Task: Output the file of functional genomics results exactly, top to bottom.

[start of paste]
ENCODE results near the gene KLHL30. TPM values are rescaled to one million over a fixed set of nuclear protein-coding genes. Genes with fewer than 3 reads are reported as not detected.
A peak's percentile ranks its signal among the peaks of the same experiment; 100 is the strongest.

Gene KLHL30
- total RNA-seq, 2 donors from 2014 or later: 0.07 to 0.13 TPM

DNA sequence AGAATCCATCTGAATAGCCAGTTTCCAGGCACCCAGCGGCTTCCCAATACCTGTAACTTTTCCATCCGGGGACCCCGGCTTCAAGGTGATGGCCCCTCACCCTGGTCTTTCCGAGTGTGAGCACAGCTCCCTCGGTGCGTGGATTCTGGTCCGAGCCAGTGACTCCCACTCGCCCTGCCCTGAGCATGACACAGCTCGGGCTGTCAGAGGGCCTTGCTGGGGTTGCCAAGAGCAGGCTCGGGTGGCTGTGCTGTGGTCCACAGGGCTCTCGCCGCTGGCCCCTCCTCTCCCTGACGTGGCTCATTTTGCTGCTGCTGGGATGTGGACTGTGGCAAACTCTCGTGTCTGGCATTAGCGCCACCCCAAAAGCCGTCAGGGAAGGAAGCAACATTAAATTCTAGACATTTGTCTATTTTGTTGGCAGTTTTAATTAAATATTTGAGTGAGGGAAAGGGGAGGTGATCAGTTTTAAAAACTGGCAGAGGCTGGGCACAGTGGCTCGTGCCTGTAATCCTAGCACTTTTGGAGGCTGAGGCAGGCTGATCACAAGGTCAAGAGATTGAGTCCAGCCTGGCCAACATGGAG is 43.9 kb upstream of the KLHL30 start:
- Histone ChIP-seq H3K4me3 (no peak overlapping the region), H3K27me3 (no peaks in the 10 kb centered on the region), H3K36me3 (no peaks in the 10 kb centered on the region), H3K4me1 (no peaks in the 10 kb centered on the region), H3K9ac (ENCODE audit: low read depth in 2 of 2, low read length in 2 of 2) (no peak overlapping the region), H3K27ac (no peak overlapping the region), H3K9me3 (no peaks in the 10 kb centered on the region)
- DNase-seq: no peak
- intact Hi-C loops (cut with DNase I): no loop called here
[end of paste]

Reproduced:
ENCODE results near the gene KLHL30. TPM values are rescaled to one million over a fixed set of nuclear protein-coding genes. Genes with fewer than 3 reads are reported as not detected.
A peak's percentile ranks its signal among the peaks of the same experiment; 100 is the strongest.

Gene KLHL30
- total RNA-seq, 2 donors from 2014 or later: 0.07 to 0.13 TPM

DNA sequence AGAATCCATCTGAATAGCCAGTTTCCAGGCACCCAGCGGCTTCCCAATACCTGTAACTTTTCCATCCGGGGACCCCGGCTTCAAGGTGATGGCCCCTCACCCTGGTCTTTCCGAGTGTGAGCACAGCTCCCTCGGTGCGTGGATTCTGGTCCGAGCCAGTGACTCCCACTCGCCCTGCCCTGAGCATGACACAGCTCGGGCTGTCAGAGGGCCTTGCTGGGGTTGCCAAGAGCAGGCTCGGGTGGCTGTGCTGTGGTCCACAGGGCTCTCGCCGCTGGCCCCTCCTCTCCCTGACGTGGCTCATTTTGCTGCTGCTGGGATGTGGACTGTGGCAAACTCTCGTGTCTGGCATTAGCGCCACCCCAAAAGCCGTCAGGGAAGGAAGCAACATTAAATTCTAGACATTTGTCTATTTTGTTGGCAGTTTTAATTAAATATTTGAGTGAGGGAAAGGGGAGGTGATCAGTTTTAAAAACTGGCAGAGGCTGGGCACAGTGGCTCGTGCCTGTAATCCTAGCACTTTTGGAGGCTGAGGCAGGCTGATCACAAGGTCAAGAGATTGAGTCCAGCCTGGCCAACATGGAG is 43.9 kb upstream of the KLHL30 start:
- Histone ChIP-seq H3K4me3 (no peak overlapping the region), H3K27me3 (no peaks in the 10 kb centered on the region), H3K36me3 (no peaks in the 10 kb centered on the region), H3K4me1 (no peaks in the 10 kb centered on the region), H3K9ac (ENCODE audit: low read depth in 2 of 2, low read length in 2 of 2) (no peak overlapping the region), H3K27ac (no peak overlapping the region), H3K9me3 (no peaks in the 10 kb centered on the region)
- DNase-seq: no peak
- intact Hi-C loops (cut with DNase I): no loop called here